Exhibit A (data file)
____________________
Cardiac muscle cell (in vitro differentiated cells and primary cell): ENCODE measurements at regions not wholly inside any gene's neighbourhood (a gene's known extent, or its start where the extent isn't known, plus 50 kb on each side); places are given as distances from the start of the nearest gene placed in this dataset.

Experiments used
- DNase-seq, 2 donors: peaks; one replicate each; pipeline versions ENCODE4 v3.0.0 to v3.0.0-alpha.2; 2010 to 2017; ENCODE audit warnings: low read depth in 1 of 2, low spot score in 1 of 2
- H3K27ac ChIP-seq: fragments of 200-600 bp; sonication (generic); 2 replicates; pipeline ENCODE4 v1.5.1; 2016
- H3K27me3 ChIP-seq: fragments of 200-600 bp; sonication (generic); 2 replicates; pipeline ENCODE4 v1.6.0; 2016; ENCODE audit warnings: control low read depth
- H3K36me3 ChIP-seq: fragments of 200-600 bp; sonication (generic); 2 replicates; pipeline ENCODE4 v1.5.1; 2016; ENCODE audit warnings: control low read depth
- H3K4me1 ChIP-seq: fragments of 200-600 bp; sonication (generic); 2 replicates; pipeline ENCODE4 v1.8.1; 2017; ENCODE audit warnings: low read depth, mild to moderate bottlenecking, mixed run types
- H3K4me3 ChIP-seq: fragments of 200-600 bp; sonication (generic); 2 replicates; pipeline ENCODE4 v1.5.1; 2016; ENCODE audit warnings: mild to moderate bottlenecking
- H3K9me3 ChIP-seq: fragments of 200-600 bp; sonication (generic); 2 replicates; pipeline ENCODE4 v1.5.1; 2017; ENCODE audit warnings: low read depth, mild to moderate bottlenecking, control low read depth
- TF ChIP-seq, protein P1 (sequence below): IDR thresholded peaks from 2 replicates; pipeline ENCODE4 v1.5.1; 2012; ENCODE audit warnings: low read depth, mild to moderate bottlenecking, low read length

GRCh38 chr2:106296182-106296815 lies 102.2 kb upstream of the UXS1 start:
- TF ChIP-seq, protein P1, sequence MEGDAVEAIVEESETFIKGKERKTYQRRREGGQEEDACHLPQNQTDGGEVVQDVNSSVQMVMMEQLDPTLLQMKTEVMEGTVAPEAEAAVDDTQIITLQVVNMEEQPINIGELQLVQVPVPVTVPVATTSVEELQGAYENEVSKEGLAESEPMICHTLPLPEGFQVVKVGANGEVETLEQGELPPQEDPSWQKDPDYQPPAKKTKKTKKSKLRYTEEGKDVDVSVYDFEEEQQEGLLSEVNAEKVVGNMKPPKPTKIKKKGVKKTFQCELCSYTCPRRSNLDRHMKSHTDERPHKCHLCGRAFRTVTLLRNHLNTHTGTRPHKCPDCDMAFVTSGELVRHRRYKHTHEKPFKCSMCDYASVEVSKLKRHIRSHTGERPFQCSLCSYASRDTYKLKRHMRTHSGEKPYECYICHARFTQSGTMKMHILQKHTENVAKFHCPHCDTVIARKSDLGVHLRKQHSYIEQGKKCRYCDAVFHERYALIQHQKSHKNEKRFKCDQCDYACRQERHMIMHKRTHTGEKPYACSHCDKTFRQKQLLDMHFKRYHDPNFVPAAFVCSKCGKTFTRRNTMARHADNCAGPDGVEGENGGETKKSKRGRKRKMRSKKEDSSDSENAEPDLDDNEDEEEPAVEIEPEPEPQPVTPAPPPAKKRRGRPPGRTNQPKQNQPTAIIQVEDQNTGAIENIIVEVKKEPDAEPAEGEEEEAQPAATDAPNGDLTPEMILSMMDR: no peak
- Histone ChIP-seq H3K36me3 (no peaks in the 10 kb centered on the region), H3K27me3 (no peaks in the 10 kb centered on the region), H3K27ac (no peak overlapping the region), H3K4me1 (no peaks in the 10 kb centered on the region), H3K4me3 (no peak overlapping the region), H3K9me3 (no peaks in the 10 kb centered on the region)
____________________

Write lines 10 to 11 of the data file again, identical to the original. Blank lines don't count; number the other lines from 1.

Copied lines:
- TF ChIP-seq, protein P1 (sequence below): IDR thresholded peaks from 2 replicates; pipeline ENCODE4 v1.5.1; 2012; ENCODE audit warnings: low read depth, mild to moderate bottlenecking, low read length

GRCh38 chr2:106296182-106296815 lies 102.2 kb upstream of the UXS1 start: